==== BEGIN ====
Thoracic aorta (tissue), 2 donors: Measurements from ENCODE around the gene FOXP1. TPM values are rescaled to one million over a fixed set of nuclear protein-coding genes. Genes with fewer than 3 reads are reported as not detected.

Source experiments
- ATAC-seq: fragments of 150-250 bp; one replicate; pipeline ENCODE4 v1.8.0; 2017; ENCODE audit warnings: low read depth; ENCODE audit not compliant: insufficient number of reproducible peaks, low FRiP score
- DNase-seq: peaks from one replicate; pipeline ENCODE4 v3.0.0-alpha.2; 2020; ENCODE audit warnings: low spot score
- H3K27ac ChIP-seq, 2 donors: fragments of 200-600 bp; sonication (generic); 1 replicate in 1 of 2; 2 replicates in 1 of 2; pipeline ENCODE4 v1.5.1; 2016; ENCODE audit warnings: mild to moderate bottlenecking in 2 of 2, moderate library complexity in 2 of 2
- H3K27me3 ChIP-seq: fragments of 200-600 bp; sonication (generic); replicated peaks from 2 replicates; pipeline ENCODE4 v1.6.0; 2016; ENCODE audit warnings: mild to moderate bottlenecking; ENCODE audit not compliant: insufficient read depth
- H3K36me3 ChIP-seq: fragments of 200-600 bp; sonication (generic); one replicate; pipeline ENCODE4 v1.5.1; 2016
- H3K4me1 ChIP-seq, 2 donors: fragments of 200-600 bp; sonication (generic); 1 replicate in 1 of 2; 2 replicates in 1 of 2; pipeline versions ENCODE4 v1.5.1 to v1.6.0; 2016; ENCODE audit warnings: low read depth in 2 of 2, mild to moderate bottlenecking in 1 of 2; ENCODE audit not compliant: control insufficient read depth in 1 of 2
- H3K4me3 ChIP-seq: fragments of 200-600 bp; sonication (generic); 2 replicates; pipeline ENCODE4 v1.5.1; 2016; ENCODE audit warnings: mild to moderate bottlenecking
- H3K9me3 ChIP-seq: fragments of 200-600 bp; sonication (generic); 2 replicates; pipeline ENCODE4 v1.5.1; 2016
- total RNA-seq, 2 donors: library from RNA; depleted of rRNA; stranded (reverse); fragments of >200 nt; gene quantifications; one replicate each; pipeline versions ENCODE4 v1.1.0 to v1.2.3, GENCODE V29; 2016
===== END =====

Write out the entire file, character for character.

Thoracic aorta (tissue), 2 donors: Measurements from ENCODE around the gene FOXP1. TPM values are rescaled to one million over a fixed set of nuclear protein-coding genes. Genes with fewer than 3 reads are reported as not detected.

Source experiments
- ATAC-seq: fragments of 150-250 bp; one replicate; pipeline ENCODE4 v1.8.0; 2017; ENCODE audit warnings: low read depth; ENCODE audit not compliant: insufficient number of reproducible peaks, low FRiP score
- DNase-seq: peaks from one replicate; pipeline ENCODE4 v3.0.0-alpha.2; 2020; ENCODE audit warnings: low spot score
- H3K27ac ChIP-seq, 2 donors: fragments of 200-600 bp; sonication (generic); 1 replicate in 1 of 2; 2 replicates in 1 of 2; pipeline ENCODE4 v1.5.1; 2016; ENCODE audit warnings: mild to moderate bottlenecking in 2 of 2, moderate library complexity in 2 of 2
- H3K27me3 ChIP-seq: fragments of 200-600 bp; sonication (generic); replicated peaks from 2 replicates; pipeline ENCODE4 v1.6.0; 2016; ENCODE audit warnings: mild to moderate bottlenecking; ENCODE audit not compliant: insufficient read depth
- H3K36me3 ChIP-seq: fragments of 200-600 bp; sonication (generic); one replicate; pipeline ENCODE4 v1.5.1; 2016
- H3K4me1 ChIP-seq, 2 donors: fragments of 200-600 bp; sonication (generic); 1 replicate in 1 of 2; 2 replicates in 1 of 2; pipeline versions ENCODE4 v1.5.1 to v1.6.0; 2016; ENCODE audit warnings: low read depth in 2 of 2, mild to moderate bottlenecking in 1 of 2; ENCODE audit not compliant: control insufficient read depth in 1 of 2
- H3K4me3 ChIP-seq: fragments of 200-600 bp; sonication (generic); 2 replicates; pipeline ENCODE4 v1.5.1; 2016; ENCODE audit warnings: mild to moderate bottlenecking
- H3K9me3 ChIP-seq: fragments of 200-600 bp; sonication (generic); 2 replicates; pipeline ENCODE4 v1.5.1; 2016
- total RNA-seq, 2 donors: library from RNA; depleted of rRNA; stranded (reverse); fragments of >200 nt; gene quantifications; one replicate each; pipeline versions ENCODE4 v1.1.0 to v1.2.3, GENCODE V29; 2016